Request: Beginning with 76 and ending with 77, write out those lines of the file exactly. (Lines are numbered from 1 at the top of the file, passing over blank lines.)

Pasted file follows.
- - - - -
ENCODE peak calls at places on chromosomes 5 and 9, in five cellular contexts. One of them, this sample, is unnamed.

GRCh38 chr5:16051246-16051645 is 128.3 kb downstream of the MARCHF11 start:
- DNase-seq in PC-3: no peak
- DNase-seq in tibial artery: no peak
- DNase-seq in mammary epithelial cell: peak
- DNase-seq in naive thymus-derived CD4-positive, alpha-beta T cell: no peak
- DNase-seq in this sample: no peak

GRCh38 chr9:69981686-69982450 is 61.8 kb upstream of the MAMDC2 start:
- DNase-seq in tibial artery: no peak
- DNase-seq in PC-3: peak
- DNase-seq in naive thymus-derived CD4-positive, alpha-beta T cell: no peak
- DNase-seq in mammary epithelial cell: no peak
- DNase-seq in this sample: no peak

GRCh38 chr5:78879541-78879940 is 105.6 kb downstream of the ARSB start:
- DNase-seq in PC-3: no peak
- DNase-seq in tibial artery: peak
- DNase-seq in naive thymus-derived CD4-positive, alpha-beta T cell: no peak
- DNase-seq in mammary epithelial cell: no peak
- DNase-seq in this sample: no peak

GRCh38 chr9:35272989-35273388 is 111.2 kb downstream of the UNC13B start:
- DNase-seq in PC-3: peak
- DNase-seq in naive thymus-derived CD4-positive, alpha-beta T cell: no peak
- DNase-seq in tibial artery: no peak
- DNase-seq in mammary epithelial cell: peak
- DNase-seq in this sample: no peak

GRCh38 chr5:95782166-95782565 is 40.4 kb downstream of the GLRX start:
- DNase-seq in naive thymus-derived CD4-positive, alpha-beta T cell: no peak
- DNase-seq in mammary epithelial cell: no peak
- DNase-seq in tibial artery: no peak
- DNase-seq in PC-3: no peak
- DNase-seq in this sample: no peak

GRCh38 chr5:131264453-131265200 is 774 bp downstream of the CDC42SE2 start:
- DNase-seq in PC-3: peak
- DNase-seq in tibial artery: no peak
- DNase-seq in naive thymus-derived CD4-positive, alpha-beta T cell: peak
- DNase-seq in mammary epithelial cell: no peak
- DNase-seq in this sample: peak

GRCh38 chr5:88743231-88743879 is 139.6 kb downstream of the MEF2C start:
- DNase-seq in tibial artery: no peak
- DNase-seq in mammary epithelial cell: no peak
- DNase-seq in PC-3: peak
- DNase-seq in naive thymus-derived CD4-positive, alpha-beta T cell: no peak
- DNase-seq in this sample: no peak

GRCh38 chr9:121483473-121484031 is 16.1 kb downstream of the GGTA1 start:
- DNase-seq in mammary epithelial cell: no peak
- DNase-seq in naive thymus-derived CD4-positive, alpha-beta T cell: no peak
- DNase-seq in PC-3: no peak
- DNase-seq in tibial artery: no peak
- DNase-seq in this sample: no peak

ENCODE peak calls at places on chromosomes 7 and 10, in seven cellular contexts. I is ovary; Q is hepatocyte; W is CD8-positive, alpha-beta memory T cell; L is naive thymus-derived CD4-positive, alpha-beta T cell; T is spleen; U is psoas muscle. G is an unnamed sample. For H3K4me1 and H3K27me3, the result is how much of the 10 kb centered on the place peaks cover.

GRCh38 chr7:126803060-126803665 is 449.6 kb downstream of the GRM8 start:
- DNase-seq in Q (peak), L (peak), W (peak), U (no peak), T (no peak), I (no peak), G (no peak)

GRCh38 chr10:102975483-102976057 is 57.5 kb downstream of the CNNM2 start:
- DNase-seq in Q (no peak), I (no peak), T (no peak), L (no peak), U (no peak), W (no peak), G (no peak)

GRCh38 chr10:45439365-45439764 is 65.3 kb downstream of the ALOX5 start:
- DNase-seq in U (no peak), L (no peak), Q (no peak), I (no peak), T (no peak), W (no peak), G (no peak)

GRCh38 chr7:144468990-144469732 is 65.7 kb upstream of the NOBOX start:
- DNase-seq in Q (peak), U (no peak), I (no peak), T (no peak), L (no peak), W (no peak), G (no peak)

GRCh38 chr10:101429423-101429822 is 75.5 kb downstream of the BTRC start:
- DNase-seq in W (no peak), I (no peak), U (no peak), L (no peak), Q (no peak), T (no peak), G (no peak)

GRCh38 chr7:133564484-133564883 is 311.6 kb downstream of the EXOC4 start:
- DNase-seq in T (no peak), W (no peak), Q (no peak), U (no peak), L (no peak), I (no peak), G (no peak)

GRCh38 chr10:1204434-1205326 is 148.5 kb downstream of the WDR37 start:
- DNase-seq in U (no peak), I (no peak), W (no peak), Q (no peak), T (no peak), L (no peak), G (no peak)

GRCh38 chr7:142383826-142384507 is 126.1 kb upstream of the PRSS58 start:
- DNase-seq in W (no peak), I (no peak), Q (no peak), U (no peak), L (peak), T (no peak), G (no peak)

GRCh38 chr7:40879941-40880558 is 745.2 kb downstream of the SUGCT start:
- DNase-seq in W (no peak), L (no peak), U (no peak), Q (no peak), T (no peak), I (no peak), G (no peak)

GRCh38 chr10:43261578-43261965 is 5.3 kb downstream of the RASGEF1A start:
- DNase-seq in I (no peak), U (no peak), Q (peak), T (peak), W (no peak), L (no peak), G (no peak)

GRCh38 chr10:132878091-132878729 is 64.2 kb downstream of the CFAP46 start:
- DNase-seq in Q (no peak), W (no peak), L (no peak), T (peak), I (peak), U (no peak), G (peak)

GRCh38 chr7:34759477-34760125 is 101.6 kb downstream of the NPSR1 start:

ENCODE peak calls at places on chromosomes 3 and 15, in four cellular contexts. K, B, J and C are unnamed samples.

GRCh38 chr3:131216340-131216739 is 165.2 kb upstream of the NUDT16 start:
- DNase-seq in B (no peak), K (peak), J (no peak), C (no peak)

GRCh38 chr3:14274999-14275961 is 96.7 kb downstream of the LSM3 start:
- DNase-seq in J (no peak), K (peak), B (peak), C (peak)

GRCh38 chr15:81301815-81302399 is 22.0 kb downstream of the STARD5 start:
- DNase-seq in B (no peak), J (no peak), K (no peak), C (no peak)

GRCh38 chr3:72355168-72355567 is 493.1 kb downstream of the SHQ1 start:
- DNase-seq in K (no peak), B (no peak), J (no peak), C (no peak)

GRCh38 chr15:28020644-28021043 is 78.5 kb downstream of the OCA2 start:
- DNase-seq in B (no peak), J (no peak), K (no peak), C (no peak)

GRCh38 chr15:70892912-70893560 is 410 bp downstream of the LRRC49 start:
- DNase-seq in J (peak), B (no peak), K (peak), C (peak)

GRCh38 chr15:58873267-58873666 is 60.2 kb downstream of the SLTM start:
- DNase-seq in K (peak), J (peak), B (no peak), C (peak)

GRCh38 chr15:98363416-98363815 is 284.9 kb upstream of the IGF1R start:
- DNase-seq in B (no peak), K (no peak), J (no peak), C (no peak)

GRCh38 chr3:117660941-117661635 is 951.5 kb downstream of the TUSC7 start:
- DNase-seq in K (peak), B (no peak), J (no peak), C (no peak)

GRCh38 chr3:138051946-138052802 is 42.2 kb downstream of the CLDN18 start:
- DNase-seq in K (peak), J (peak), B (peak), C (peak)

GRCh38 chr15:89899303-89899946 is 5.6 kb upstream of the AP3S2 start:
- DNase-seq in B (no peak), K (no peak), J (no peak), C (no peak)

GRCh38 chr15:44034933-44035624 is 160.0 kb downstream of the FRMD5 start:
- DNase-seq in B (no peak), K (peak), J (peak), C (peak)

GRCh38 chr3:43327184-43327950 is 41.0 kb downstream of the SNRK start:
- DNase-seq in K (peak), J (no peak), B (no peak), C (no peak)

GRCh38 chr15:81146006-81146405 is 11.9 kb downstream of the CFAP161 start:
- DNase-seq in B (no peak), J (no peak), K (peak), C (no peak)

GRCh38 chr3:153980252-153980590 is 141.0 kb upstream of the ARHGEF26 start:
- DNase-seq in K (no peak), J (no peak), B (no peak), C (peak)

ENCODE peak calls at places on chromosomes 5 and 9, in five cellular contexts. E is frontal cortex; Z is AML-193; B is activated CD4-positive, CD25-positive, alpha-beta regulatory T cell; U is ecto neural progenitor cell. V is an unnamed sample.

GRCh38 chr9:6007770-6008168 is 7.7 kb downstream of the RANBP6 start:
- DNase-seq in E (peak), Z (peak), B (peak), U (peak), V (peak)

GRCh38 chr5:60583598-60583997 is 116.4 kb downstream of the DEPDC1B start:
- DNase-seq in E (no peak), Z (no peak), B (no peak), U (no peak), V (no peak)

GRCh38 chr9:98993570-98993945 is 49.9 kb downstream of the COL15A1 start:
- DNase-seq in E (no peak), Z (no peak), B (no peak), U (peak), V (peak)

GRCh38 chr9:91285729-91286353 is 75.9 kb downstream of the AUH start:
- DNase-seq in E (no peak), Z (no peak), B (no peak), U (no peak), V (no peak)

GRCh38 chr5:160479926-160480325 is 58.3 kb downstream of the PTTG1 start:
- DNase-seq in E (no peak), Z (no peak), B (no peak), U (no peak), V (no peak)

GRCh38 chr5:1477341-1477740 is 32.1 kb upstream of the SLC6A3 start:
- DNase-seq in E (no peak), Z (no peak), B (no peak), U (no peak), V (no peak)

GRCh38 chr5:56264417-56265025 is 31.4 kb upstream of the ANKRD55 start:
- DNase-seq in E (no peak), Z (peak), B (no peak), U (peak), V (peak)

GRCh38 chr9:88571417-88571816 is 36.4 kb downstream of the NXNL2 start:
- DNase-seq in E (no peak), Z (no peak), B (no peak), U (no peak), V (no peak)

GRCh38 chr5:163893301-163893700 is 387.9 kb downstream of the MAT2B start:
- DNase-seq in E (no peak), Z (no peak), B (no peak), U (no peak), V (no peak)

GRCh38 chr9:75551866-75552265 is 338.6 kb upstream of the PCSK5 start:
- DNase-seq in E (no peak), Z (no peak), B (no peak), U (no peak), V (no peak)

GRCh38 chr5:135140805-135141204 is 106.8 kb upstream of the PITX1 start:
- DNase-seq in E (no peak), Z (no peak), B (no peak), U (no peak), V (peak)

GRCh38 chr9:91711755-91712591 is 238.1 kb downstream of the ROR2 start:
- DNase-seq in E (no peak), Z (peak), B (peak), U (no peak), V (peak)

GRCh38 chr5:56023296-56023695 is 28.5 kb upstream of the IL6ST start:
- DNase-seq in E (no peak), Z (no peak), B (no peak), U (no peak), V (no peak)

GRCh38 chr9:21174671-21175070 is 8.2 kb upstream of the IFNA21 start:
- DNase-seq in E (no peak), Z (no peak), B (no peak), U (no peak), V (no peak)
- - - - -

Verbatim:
- DNase-seq in B (no peak), K (peak), J (no peak), C (no peak)

GRCh38 chr3:14274999-14275961 is 96.7 kb downstream of the LSM3 start: